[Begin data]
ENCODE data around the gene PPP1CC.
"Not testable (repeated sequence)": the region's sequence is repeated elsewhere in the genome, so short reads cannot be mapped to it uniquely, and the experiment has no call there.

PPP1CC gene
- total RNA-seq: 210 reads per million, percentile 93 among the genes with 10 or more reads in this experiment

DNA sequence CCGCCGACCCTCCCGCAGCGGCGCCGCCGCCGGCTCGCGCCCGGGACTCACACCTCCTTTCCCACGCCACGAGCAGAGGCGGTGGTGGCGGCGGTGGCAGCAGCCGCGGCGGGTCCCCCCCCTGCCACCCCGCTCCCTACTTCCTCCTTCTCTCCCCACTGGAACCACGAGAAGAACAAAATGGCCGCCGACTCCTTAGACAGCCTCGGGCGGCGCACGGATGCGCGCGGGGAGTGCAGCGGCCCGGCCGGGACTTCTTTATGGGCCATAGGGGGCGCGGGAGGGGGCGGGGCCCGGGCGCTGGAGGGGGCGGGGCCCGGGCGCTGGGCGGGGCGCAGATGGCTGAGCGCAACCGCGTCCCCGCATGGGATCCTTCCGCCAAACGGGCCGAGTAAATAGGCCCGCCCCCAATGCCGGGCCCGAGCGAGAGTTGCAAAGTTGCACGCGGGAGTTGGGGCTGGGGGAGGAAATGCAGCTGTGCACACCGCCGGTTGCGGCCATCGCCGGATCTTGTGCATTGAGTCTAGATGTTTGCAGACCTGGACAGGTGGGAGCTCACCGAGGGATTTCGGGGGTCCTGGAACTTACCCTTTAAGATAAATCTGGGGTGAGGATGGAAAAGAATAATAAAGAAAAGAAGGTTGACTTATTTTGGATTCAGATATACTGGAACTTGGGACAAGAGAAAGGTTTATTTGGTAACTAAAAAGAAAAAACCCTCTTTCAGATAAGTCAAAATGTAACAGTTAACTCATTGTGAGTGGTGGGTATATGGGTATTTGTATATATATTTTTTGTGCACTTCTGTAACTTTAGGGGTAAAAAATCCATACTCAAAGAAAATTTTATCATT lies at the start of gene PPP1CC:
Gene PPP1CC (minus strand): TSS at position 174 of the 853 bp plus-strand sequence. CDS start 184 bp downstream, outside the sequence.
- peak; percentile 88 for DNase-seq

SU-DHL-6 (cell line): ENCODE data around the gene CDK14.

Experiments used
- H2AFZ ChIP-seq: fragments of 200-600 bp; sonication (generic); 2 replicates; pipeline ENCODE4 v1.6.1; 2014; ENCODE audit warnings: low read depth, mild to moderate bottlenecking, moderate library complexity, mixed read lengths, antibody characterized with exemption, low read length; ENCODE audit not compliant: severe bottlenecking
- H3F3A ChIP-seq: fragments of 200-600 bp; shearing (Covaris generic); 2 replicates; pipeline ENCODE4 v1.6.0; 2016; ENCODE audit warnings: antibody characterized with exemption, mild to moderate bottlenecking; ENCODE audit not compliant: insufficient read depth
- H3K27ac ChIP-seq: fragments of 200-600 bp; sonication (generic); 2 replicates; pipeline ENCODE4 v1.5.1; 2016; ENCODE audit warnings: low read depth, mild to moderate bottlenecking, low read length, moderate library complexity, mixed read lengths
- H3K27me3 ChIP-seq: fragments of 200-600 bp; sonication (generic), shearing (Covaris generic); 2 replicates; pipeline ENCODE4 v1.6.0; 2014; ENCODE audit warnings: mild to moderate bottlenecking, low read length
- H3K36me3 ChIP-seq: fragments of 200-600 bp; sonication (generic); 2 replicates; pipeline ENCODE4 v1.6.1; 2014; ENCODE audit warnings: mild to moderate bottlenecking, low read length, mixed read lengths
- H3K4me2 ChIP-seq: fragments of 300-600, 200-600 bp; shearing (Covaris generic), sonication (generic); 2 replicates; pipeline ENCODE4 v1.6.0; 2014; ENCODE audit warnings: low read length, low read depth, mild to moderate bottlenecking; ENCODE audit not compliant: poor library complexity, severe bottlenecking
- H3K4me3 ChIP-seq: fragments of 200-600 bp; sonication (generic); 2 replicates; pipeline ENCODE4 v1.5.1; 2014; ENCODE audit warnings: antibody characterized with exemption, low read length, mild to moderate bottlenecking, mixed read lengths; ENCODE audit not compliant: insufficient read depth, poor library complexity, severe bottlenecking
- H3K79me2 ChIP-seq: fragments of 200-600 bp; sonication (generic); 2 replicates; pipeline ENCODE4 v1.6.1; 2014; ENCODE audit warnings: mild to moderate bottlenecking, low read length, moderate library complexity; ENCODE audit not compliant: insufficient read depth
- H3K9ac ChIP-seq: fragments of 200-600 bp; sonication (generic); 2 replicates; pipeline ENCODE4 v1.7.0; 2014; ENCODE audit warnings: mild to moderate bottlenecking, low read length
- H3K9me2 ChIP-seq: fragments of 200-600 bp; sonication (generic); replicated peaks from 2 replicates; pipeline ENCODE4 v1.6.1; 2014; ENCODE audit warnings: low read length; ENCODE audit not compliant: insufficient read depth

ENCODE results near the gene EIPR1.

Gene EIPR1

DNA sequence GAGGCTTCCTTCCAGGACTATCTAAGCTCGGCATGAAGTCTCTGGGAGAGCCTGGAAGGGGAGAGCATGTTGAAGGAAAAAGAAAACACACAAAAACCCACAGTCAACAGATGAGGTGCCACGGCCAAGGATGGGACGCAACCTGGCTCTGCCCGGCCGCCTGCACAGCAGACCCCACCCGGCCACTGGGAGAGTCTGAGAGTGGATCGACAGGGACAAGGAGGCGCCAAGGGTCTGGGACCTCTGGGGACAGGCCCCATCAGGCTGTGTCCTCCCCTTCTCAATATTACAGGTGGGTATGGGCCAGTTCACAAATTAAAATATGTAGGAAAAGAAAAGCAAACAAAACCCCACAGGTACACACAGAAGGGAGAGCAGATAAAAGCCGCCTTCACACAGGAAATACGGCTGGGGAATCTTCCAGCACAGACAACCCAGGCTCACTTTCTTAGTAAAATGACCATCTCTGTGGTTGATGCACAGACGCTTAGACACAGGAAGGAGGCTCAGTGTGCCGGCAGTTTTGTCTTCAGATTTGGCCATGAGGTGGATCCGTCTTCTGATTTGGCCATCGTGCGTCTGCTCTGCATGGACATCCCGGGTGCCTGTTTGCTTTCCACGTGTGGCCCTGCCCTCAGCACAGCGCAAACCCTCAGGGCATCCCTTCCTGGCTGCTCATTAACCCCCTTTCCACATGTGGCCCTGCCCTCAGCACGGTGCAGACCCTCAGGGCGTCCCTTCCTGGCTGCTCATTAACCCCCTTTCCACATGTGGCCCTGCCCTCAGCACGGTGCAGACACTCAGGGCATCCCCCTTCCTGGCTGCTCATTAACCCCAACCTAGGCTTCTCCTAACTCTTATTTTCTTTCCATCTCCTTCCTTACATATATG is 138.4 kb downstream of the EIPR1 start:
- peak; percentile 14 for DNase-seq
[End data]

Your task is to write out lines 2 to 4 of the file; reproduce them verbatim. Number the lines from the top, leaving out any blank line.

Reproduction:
"Not testable (repeated sequence)": the region's sequence is repeated elsewhere in the genome, so short reads cannot be mapped to it uniquely, and the experiment has no call there.

PPP1CC gene
- total RNA-seq: 210 reads per million, percentile 93 among the genes with 10 or more reads in this experiment